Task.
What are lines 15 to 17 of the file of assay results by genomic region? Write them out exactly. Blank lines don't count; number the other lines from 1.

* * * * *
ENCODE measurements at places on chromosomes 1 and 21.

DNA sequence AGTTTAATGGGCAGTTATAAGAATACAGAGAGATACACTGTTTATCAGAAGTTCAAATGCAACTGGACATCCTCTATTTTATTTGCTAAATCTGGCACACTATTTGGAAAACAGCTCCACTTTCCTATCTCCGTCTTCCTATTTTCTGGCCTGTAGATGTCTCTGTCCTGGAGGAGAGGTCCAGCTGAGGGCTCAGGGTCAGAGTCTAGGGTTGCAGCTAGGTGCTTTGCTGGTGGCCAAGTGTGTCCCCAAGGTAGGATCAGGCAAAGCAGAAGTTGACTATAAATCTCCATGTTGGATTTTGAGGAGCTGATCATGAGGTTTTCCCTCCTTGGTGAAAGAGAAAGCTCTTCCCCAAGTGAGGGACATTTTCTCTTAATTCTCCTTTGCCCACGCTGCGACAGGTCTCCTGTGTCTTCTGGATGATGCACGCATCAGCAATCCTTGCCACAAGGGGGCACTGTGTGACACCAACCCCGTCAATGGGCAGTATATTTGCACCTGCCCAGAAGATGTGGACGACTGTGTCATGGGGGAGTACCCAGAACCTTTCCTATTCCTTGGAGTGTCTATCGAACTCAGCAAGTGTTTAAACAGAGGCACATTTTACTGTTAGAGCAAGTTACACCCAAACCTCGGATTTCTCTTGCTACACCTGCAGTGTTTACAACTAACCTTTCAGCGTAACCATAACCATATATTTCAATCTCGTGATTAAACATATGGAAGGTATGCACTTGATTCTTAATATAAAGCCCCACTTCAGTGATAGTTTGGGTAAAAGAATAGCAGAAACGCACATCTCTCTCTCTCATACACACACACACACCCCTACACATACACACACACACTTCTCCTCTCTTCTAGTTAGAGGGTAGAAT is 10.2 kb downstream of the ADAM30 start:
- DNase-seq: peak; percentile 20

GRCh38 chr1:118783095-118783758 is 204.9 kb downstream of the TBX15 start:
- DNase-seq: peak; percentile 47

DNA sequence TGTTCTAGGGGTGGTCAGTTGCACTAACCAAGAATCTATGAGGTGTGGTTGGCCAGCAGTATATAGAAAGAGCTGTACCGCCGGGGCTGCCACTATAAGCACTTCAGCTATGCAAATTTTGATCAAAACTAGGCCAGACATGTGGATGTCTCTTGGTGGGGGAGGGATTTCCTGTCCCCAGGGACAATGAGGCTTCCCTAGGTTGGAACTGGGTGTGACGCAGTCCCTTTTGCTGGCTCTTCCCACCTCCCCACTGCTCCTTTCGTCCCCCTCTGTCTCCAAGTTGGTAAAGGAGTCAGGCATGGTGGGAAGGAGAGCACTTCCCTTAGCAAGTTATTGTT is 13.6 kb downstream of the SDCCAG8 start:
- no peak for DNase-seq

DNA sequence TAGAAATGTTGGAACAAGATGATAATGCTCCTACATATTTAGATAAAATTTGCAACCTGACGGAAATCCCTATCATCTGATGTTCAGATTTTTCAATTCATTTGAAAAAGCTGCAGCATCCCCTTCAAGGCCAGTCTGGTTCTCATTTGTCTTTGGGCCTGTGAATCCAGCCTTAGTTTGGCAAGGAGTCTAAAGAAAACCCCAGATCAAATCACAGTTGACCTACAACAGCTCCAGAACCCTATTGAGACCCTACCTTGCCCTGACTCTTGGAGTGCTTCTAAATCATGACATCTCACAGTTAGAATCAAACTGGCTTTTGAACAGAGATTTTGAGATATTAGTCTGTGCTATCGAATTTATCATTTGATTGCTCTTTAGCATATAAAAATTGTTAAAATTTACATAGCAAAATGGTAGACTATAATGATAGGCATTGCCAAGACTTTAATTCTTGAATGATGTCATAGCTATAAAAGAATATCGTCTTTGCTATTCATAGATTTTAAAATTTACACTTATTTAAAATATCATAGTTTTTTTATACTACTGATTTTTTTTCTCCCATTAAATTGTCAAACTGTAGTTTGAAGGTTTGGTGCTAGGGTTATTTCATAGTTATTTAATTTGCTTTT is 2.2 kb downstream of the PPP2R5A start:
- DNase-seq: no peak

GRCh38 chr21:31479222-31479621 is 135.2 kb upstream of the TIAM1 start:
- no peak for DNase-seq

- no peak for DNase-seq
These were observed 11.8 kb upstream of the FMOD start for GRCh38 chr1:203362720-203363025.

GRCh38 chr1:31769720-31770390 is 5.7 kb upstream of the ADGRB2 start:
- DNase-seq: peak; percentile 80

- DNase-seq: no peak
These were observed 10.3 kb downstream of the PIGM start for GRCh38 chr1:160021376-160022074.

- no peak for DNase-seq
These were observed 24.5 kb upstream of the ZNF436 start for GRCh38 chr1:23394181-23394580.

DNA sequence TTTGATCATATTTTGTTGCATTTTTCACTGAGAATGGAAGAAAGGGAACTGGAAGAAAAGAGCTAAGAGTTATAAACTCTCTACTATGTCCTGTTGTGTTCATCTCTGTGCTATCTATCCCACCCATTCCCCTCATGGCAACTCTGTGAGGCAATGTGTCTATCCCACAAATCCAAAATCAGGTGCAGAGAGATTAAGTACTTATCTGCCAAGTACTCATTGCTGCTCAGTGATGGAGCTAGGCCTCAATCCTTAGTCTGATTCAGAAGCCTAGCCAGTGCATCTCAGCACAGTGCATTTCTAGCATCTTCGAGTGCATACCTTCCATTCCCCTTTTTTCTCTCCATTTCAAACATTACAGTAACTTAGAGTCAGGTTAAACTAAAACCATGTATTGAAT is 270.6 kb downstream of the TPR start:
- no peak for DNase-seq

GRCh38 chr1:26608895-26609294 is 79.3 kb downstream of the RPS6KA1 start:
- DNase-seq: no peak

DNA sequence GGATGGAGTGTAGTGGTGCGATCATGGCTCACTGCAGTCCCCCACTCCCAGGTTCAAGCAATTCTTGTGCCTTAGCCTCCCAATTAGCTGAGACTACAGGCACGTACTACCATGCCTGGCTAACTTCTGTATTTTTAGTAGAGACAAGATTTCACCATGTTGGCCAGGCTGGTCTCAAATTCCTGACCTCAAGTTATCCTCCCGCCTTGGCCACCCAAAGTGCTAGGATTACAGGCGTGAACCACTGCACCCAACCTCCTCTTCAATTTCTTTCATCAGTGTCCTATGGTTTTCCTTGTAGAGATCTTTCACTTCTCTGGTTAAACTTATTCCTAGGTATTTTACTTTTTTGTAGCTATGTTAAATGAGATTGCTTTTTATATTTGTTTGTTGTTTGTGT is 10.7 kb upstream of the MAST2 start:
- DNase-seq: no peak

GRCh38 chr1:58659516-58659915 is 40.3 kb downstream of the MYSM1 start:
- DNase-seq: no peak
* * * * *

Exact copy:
- DNase-seq: peak; percentile 80

- DNase-seq: no peak
These were observed 10.3 kb downstream of the PIGM start for GRCh38 chr1:160021376-160022074.